It is hard to be positive in the world we live in. While I could give a thousand examples of the destruction of our society and all the horrible things that happen in our world, that’s not the point. As I’m sure you all know, tragedy reigned over the Boston Marathon Monday. There’s no need to go into details here, but if you are unaware, two explosions occurred near the finish line of the marathon killing three people and seriously injuring upwards of 175, according to the New York Daily News. While this is a horrifying event, as are any and all tragedies of this nature, it makes me wonder how we’re supposed to keep going and leading normal lives in the wake of all the dangers in our world.
When Pierce Hawthorne proudly stood before the Greendale student body last season and shouted, “Let’s burn this mother down,” nobody realized the blundering racist was actually semi-prescient. Only two weeks after Pierce’s riot-inducing proclamation, NBC fired “Community’s” creator and quasi-deity Dan Harmon.
Philosopher Karl Marx urged his supporters to understand that someone is always benefitting from every bad situation. This ideal is applicable to the Manti Te’o hoax. Te’o, the college football star, allegedly deceived the nation by making up a girlfriend who succumbed to leukemia in order to bolster his image. As it turned out, Te’o was just supremely naïve and did not intentionally deceive the public. The entire situation became a waste of time for everyone involved, but as Marx taught, there were a few who benefitted. As a result of Te’o’s scandal, MTV’s controversial show, “Catfish,” which deals with many of the same themes found in Te’o’s case, has become increasingly popular among young viewers. In addition, like the Te’o scandal, “Catfish” proved to be a waste of time for the public, as it is unethical and amoral.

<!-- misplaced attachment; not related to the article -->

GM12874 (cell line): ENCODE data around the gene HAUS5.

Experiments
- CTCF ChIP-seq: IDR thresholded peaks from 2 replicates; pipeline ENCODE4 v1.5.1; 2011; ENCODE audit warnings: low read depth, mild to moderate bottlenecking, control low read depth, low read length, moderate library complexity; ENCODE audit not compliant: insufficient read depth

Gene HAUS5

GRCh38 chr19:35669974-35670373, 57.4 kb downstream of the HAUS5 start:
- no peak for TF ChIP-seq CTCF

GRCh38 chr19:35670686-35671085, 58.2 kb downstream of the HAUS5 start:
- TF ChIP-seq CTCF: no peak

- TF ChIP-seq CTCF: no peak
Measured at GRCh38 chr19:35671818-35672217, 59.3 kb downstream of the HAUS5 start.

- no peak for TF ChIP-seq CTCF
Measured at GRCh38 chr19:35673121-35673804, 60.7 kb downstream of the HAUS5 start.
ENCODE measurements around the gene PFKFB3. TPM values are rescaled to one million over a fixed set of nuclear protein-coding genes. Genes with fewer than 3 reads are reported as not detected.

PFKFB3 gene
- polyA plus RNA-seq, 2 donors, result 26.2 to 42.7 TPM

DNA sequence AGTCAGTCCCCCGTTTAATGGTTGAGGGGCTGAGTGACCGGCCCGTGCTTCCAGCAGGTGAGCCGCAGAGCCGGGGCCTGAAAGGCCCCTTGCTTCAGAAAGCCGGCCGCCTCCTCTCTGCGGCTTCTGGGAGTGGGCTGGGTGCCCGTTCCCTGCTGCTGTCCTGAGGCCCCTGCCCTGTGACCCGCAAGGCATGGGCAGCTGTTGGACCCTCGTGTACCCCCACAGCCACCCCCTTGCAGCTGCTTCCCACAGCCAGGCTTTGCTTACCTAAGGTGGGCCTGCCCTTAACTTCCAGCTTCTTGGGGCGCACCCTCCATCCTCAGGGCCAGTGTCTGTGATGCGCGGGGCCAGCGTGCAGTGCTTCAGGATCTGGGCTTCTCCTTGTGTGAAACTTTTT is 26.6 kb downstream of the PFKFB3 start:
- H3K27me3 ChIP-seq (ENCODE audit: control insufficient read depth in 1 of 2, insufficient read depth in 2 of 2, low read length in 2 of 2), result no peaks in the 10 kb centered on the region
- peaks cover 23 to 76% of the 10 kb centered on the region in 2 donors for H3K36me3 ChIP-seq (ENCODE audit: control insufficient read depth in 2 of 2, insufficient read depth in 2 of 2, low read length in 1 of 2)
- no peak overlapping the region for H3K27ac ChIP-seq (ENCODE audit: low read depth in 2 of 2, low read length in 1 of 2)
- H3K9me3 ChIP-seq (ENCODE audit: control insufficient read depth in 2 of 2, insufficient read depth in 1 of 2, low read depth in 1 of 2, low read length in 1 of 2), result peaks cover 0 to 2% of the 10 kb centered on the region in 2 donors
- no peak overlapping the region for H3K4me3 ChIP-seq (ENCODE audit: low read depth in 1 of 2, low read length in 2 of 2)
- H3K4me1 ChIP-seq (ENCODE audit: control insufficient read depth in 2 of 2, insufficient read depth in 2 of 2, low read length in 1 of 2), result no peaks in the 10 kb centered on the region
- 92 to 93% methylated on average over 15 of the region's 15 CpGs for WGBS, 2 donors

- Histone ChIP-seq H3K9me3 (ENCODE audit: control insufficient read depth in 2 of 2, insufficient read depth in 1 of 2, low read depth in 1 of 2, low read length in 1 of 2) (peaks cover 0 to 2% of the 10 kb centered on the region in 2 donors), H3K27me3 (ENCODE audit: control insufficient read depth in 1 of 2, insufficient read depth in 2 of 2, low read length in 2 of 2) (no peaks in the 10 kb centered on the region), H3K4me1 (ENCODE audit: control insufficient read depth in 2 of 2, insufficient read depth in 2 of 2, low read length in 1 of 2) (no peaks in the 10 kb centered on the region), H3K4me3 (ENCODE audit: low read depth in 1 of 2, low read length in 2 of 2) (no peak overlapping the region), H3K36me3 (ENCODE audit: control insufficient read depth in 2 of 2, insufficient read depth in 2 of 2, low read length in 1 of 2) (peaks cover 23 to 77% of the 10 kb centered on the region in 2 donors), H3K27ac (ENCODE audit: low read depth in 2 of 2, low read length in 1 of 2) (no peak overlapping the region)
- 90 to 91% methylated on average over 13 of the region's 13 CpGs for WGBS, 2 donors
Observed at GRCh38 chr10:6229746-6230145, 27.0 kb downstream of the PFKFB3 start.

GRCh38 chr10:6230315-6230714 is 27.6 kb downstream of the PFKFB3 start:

Are you tired of that pesky TV in your living room, taking up space, constantly showing you the same ol’ reruns of “Family Feud” and Patrick Swayze movies? Think it’s about time to ditch it in order to make room for more activities? Well, friends, you’re not alone!
Now that I’m back in the grind of the semester, I don’t have a lot of time on my hands. I mean, there’s going to class, my internship, readings and now my newest commitment, which is the most time consuming: Having the couch fused to my leg hairs as I mentally ride the waves of the Bering Sea on the deck of the Northwestern during king crab season.
Last Thursday’s Video Music Awards played host to a plethora of pop both live and lip-synched. Backstreet may be back (alright!) in the form of neo-boy-band One Direction, but chivalry is dead when it comes to thank yous and monetary motives within the continuously burgeoning pop industry and the artists who fuel it.